Self Assured - I am just starting to teach and find that nothing can be more humbling. At first I was flustered when I made a mistake, and terrified of teaching something wrong. What if I made a fool of myself in front of these talented students? But as I watched I saw that even good teachers made mistakes. In fact, they constantly made tiny little errors in their teaching or motions. But they recover and continue. In testing we tell people not to show frustration if you mess up. Either continue or ask to start again, but don't groan, make a face and throw a mini tantrum. In yoga I see those people holding their breath, grunting and groaning and looking around to compare themselves to the rest of class. Advanced students may look, but they are always in a place of calm self assurance.

Humility - when we practice martial arts and yoga we undertake the study of some very complex systems that have been developed over thousands of years. The people I know haven't lived their lives in an Asian temple, practicing morning noon and night since childhood. And even those who do will attest there is still much to learn.

At one point in my practice I realized that I there was so much to know. I had learned the basics of hundreds of techniques, postures, principles, over years of practice. And I yet I still find things to correct in my long stance. As you get more advanced, you are adding to a bigger and bigger list of things you can't do. It is overwhelming, and humbling.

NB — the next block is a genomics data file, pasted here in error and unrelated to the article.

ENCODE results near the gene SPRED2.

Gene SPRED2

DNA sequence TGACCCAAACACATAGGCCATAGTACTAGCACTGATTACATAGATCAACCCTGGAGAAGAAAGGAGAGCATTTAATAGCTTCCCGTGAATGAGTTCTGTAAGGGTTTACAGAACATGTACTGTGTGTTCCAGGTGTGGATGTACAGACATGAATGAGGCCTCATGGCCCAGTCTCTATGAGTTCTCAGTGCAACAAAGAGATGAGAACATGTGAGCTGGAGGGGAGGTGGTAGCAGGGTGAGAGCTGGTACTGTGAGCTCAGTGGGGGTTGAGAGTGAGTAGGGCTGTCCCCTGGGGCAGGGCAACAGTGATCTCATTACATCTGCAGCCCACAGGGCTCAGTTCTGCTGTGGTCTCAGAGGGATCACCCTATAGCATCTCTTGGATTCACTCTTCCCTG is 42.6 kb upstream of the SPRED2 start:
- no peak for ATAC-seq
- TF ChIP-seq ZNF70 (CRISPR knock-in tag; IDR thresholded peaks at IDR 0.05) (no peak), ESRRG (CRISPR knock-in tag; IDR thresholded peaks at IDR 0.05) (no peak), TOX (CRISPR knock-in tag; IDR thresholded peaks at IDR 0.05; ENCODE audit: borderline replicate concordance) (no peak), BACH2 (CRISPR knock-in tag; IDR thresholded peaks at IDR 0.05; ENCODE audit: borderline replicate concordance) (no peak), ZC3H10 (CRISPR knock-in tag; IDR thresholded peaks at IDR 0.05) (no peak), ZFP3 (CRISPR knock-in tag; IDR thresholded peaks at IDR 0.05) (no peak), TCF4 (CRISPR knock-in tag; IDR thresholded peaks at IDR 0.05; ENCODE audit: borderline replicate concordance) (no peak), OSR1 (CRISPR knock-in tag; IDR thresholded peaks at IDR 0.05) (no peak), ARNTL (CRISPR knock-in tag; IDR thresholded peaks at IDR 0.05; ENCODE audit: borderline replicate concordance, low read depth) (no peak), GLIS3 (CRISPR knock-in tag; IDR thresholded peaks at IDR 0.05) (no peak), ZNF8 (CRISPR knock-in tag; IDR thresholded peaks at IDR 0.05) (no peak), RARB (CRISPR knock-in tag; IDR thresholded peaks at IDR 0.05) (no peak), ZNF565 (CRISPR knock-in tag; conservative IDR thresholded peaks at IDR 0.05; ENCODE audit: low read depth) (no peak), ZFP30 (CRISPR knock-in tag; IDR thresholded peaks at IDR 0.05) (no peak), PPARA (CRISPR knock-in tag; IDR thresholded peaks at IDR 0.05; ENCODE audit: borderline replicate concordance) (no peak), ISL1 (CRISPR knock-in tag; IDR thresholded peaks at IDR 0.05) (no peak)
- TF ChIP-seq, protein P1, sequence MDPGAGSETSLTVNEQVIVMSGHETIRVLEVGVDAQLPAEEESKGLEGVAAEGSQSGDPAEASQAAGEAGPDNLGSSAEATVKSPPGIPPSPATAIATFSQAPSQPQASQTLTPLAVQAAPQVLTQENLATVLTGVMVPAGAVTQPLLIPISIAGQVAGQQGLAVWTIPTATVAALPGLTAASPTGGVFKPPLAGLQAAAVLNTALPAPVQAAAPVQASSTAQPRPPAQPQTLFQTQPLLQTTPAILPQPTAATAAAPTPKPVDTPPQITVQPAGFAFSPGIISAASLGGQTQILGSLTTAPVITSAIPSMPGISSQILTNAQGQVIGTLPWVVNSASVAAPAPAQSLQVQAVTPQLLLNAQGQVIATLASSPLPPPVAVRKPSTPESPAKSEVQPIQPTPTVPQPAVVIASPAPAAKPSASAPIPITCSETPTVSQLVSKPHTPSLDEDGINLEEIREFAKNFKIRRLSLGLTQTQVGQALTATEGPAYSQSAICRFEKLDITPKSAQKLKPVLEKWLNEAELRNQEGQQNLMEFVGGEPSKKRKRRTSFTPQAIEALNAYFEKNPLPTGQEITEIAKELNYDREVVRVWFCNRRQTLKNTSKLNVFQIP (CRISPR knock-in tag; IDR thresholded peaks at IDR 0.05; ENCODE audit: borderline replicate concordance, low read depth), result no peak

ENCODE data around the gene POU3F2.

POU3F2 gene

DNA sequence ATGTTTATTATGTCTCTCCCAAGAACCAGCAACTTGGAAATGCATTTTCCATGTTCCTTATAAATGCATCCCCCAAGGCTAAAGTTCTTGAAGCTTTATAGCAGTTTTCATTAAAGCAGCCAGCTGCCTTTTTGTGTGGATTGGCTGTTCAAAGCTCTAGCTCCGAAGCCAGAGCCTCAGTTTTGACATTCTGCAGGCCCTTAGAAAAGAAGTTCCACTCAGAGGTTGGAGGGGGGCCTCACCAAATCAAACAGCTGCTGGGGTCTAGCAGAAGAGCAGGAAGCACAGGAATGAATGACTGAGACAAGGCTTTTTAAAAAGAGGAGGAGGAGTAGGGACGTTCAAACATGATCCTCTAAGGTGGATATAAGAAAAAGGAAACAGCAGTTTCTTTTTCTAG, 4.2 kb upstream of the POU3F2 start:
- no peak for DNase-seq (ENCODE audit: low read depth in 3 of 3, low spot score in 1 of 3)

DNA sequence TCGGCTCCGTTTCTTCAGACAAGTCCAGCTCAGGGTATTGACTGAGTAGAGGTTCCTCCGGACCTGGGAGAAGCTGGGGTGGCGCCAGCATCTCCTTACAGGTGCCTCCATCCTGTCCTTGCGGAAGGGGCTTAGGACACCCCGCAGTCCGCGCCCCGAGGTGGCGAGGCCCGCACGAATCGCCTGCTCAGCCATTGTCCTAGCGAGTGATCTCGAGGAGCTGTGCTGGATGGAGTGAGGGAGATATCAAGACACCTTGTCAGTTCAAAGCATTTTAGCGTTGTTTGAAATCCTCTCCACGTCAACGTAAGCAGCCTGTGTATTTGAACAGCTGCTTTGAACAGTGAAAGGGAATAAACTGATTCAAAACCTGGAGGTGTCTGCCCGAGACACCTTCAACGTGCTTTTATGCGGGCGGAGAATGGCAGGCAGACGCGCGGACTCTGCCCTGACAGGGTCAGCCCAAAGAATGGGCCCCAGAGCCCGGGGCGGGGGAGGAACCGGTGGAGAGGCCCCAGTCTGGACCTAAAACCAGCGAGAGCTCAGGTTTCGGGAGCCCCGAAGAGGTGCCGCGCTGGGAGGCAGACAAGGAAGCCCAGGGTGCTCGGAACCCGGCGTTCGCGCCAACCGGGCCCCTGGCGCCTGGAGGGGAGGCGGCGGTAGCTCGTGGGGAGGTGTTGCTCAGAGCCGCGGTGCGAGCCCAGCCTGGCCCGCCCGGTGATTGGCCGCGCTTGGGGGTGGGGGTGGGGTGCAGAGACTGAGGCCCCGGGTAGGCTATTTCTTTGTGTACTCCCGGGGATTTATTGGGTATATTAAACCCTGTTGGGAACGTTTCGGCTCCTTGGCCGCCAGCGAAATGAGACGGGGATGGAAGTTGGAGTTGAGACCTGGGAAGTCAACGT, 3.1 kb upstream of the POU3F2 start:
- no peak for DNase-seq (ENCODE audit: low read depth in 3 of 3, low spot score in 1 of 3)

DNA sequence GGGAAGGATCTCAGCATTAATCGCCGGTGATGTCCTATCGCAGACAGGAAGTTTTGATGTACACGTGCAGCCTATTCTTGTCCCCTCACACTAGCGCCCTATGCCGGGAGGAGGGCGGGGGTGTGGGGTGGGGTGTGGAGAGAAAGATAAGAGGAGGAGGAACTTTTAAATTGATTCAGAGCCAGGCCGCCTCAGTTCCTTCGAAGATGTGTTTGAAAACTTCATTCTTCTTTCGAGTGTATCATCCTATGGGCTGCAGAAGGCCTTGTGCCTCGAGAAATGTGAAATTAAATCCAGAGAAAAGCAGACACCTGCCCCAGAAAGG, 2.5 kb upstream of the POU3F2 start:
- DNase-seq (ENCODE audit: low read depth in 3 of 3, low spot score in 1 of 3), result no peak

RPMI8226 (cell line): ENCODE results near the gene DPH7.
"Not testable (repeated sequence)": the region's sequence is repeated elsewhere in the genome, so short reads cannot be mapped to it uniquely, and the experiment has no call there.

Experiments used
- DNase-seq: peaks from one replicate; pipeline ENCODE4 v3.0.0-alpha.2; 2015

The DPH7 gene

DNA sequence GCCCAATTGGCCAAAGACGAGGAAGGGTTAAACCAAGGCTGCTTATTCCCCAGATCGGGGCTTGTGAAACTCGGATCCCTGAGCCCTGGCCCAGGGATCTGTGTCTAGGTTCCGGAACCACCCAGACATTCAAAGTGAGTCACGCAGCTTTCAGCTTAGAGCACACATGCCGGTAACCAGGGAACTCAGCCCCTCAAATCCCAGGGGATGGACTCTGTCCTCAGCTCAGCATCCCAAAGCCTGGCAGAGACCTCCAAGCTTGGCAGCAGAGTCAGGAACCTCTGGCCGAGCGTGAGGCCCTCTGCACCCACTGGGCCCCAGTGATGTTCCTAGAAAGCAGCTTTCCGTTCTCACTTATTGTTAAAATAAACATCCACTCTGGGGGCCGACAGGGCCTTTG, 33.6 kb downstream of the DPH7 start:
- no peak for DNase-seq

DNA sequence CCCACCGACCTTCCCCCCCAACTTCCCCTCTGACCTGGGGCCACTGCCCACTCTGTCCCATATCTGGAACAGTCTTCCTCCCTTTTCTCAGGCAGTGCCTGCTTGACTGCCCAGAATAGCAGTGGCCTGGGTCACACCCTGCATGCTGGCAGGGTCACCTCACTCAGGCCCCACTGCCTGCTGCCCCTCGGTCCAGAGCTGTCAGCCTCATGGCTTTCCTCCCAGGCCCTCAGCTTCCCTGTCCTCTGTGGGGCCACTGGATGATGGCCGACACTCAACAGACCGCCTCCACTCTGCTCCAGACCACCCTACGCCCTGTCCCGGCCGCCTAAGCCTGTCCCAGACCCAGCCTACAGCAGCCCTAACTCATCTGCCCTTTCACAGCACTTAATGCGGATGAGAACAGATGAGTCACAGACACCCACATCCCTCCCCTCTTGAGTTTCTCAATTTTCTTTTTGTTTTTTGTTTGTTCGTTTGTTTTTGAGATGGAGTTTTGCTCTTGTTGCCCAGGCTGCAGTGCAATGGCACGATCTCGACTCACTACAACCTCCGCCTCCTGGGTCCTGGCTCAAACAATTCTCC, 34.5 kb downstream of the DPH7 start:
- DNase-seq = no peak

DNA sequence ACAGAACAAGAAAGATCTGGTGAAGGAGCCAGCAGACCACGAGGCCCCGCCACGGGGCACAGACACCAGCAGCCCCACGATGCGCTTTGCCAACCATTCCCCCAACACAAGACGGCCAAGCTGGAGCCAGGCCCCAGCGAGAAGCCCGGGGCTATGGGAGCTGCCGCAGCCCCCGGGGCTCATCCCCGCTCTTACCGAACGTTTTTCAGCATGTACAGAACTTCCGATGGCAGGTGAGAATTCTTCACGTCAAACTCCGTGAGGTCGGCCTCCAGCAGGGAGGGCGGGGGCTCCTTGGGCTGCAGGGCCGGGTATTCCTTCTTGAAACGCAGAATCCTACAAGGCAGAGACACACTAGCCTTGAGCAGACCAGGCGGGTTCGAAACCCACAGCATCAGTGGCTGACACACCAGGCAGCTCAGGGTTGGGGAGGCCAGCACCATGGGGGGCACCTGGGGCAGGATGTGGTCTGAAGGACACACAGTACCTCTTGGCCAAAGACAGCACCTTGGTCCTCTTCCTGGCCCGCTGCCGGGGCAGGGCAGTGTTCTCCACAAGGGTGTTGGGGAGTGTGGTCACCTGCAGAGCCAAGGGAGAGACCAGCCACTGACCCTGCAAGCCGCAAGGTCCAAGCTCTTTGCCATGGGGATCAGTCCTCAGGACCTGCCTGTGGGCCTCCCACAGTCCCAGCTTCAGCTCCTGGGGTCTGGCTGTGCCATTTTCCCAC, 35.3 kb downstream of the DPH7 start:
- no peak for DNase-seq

Intermediate students often make the mistake of thinking they know something a teacher is showing them. You will hear them correcting other students, even arguing with the teacher about the "right way" to do something. They have learned enough to know the basic technique, but not enough to see subtle variations.

Beware of overly proud intermediates; they may have certificates, trophies and awards, but if you are not careful they will waste your precious practice time. I advise listening to them, but don't let someone who is "in the teacher training" be the final word in your practice.